FINDLAY, Ohio — As the high school track season began this week, no one was more excited than Findlay High School’s Natalie Rakestraw.
The last year of her life has given her a new perspective and appreciation for being able to do what she loves most.
There is a certain freedom that Rakestraw feels as she sprints around the track at Findlay High School. Not even a piercing wind coming off of I-75 could take the smile off her face. Not after all she’s been through in the last year.
"Now I have the mindset of, don't take anything for granted," said Natalie. "You have to live everyday like it's your last thing."
Back in December of 2020, in the middle of her senior year, she found a lump on her left clavicle. She underwent testing and the wait for a diagnosis began.
"Those were the worst two weeks of my life that I can remember in a long time," said Natalie's dad, Adam. "I shed more tears, contemplated life in more ways than I could ever articulate. As a parent, it just rocks you to your core."
And then, she was rocked with news that changed her life.
"I later found out on January 12 that I did have Hodgkin's Lymphoma," said Natalie.
"When she got diagnosed her first two questions were, 'Am I going to lose my long, curly hair?' and 'Can I run track again,'" said Adam. "It's your whole world. You have kids and they mean everything to you. It defines you as a parent, and to hear that you have a child that may be afflicted with cancer is a life changing diagnosis."
At just 18 years old, Natalie had to leave high school with just one semester left in her senior year. She had to watch her friends graduate while she went through chemotherapy.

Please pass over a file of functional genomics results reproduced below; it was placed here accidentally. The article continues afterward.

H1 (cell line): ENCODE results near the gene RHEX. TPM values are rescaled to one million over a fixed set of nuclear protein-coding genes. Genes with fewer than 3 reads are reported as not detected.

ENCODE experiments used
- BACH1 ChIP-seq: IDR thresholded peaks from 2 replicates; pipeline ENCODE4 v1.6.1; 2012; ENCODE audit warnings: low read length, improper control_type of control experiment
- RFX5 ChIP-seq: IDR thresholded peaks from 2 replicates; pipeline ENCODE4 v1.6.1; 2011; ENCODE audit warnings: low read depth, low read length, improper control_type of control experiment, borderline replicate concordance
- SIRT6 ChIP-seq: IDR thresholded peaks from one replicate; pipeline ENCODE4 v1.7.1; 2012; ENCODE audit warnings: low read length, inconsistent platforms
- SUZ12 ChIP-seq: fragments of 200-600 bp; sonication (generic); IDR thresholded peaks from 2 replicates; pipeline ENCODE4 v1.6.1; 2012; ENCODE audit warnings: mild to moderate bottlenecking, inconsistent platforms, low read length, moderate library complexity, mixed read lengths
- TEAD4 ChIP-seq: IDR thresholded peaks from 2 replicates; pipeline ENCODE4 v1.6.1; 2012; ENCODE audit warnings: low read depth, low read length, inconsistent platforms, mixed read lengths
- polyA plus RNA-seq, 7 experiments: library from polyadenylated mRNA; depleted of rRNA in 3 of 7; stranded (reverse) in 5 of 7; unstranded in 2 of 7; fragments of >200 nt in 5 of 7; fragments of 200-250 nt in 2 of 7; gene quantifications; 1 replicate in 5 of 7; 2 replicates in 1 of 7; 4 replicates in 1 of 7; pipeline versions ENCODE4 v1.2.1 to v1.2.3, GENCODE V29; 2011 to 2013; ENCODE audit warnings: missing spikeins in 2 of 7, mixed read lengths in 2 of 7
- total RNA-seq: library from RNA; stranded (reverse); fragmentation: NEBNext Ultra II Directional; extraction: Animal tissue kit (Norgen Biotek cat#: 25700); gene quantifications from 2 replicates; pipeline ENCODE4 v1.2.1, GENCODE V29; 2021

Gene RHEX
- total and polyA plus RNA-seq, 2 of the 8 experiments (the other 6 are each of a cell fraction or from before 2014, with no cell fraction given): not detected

She also thought of her future and made the decision to harvest eggs at the Cleveland Clinic. But she never lost sight of getting back to the sport she loved.
"It's my passion. It's my favorite thing ever," said Natalie. "Just my abilities to do it and my determination. This means so much to me. I started training in October just to be able to prepare my lungs for this spring to be able to run. I'd do anything to be out here, clearly."
Eventually, Natalie beat cancer and she began the fight to return to the track.
She battled with the Ohio High School Athletic Association to get one more semester of eligibility. Once she got over that hurdle, she returned to high school. The work continued, and recently, she made it to the indoor track state championships.
"Life was back on track," said Adam. "In a way that we're too blessed to understand."
"It was so good. I was really hard on myself at the state meet. I wasn't too impressed with myself in how I did the 16 meter," said Natalie. "But I know that I've gone through so much. I never seem to cut myself any slack with any of that, I just try to do my best whenever I can."
She’d never run during the indoor season, but it was her success there that caught the eye of colleges.
"All these coaches were like, 'Where did this girl come from? Where has she been all these years?'" said Natalie. "My coach had to explain, 'There was the COVID year, then she had cancer last year. She's just getting back into it because her lungs are just now being ready and she's just now starting off again.'"
She’s picked up some Division II offers and there is no telling how good she can be.
"I think she can walk out of here at the end of May and have the school record in the 100, 200, as well as the 400 if she chooses to run that race as well," said Findlay track & field head coach Mark Gleason. "Her desires and wants to get herself better and get healthy and come back for this year to compete and finish it up for us, I think it's just unbelievable."
"I wouldn't be where I am without cancer," said Natalie. "I'm not mad or anything, or sad that I had it. I'm grateful for it. It got me to where I am today and it taught me so many life lessons that I'll have for the rest of my life."
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